1793 Fever

I am starting a new job and a new chapter in my life. Or am I going back to an old chapter?


At any rate - I will be teaching middle school writing and literature starting this fall - and that means I get to read a ton of books this summer to choose a reading list for next year. You know what that means?


Yea - you all get to read book reviews and book reviews and more book reviews . . .


In fact, between doing the last revisions for The Brooch and reading all this middle school literature, I will be in heaven and doing the one thing I never tire of doing.

But - back to the point. I picked up 1793 Fever by Laurie Hasle Anderson out of a pile - somewhere - because of the cover. I then tossed it aside thinking it was dystopian, and dystopian is the one thing I won't usually just pick up without a reason.


The book turned over, and I saw Philadelphia, and then I understood it was talking about 1793, and it was actually an historical about the yellow fever epidemic that year. And so, you guessed it, I hung onto it. When I took this job, I picked it up and read it. I was not disappointed despite the fact it was a youth book.


The 1793 Philadelphia yellow fever epidemic was particularly harrowing even for a time when epidemics were common. Between the 1st of August and the 9th of November, 5,000 people were officially registered as having died in a city of 50,000. Most died of yellow fever. The peak number of deaths occurred in October when frost killed the mosquitoes and the deathrate began to decline. It was not, however, discovered that mosquitoes were the cause until the 19th century.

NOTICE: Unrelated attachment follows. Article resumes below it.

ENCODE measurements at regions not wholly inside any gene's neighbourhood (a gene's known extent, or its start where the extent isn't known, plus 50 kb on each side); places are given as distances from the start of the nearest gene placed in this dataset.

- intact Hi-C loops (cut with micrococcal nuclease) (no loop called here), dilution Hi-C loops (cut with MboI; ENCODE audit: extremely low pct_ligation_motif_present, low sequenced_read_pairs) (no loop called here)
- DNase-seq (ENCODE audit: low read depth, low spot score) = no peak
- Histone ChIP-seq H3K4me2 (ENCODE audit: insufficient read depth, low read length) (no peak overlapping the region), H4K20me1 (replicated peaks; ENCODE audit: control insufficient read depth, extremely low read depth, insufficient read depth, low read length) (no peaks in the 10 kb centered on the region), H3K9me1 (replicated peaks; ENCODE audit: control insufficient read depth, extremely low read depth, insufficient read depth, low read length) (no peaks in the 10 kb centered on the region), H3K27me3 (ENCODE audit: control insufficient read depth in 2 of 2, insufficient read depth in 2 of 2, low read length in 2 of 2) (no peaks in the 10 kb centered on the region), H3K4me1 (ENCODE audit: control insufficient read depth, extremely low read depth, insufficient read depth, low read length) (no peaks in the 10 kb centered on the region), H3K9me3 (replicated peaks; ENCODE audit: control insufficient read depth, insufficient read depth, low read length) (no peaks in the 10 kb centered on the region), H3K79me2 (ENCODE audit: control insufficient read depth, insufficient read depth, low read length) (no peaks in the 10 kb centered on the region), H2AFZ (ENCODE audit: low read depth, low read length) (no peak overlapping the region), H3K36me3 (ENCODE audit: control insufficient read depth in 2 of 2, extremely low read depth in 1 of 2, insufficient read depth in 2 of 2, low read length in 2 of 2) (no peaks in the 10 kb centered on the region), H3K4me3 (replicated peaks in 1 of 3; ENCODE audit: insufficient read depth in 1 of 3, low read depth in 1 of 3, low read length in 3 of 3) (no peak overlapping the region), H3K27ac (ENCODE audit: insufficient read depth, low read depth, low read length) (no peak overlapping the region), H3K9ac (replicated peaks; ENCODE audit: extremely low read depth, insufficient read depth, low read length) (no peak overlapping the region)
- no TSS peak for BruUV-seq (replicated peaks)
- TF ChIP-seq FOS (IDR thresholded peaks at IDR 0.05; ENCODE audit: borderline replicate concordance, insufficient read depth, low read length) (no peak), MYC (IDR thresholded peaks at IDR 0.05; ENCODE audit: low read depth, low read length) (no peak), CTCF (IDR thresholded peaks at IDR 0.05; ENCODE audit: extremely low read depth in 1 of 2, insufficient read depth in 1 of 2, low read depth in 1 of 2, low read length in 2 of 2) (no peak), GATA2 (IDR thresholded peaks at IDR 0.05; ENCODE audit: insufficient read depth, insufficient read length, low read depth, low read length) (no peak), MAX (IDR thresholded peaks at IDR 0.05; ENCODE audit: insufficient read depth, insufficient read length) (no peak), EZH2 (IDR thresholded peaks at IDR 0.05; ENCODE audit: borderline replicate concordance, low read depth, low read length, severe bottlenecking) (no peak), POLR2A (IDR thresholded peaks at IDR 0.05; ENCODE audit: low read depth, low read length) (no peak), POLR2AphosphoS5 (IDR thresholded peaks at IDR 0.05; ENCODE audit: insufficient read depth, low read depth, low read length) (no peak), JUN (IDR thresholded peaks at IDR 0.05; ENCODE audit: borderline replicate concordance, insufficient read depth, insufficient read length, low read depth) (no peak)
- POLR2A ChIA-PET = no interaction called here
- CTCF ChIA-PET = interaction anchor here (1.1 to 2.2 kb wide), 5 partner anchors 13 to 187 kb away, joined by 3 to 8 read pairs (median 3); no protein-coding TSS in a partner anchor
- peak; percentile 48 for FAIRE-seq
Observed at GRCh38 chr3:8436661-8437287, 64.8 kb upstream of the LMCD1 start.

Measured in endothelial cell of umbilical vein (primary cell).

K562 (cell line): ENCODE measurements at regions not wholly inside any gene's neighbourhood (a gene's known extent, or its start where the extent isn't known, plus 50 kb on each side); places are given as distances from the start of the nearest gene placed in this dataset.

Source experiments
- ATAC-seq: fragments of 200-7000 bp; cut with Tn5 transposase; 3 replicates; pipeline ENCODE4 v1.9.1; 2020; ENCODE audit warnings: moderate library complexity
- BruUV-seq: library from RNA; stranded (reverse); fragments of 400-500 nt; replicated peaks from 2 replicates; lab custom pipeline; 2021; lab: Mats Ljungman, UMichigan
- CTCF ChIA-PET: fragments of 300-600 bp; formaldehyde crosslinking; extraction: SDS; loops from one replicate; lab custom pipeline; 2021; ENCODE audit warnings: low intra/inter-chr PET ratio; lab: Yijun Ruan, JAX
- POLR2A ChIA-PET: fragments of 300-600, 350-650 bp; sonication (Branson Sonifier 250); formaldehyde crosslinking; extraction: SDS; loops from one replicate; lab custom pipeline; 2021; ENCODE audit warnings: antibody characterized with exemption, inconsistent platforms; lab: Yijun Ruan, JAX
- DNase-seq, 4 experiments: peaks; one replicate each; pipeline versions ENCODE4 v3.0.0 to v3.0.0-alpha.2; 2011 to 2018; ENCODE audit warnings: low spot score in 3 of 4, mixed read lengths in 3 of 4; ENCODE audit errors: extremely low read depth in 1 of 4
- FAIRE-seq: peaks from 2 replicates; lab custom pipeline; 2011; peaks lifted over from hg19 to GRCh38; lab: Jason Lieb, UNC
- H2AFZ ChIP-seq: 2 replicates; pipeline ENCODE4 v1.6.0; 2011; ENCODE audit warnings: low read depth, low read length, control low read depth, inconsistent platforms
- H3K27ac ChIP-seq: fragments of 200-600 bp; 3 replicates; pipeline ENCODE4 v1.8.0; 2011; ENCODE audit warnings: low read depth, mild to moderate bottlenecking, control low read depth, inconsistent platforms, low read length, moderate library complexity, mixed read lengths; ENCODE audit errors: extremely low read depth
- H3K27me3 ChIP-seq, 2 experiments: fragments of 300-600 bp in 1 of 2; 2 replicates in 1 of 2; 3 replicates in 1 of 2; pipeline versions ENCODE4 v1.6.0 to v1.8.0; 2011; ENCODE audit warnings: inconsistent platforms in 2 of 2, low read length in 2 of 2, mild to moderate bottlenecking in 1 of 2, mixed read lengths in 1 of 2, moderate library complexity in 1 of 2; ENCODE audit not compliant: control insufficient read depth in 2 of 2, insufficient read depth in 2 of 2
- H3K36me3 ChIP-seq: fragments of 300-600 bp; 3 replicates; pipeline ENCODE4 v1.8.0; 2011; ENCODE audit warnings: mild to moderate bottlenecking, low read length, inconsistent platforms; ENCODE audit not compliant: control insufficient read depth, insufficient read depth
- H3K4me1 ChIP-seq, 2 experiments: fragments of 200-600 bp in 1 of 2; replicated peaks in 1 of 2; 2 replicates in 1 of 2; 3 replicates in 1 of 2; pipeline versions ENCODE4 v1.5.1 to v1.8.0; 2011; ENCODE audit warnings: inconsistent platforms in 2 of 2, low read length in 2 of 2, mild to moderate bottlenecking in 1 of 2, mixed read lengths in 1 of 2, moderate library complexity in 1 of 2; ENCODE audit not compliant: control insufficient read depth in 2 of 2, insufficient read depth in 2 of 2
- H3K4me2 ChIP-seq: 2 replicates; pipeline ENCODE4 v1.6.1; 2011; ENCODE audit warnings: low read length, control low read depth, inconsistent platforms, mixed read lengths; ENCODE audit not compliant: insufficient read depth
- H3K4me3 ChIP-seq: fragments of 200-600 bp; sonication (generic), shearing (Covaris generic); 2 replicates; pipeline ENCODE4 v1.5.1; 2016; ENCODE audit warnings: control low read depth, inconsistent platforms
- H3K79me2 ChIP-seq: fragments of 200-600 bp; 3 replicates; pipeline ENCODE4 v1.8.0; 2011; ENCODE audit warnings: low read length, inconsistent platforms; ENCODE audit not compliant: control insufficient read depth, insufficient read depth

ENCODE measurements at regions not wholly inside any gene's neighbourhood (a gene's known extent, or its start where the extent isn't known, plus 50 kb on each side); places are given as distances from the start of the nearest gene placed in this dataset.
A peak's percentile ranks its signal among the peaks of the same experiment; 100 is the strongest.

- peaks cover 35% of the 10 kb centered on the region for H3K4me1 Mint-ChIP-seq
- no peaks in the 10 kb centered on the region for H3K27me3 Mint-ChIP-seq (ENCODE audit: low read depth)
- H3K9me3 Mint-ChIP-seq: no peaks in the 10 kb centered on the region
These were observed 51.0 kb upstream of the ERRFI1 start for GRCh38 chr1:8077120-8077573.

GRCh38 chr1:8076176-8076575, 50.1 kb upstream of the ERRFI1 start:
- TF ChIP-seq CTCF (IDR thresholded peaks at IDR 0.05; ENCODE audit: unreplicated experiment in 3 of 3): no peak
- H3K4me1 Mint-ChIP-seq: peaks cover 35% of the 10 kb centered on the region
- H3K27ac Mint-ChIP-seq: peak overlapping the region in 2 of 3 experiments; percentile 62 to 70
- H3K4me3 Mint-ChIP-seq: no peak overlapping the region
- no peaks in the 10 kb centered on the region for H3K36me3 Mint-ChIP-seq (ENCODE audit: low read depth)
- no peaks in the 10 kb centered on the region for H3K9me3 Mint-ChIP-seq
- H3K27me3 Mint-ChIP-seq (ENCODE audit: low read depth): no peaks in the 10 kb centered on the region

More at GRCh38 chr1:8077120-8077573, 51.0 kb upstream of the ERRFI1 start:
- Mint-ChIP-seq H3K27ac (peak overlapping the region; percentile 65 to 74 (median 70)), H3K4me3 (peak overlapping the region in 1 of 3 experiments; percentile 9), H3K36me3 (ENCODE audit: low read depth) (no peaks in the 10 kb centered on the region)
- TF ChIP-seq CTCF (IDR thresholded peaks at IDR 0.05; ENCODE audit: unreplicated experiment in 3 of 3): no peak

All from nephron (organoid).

The book opens with fourteen-year-old Mattie Cook in an untroubled world. She is tired of listening to her mother. She is tired of working in the small ordinary her mother runs (like a small cafe). She dreams of adventures and nice dresses.


And then, her friend dies, and yellow fever wraps its warped arms around the city of Philadelphia and Mattie Cook.


The plot is driven and fast-paced. The characters are well-drawn, and Mattie's transformation from a young, carefree girl into a force determined to survive is exceptionally well written. Even Philadelphia becomes a character as it descends into the madness of the fever and wallows in the depths of despair.


And then, summer fades into fall, the fever releases its hold, and Mattie faces a far different future, for better or worse, then she did before yellow fever changed her world.


The book has won a whole host of awards and for good reason, and it's a highly recommended book for all ages.


Five stars from me!


Laurie Halse Anderson can be reached at her website here.


To purchase a copy from Amazon go here.


To read more about the Yellow Fever Epidemic of 1793 go here.









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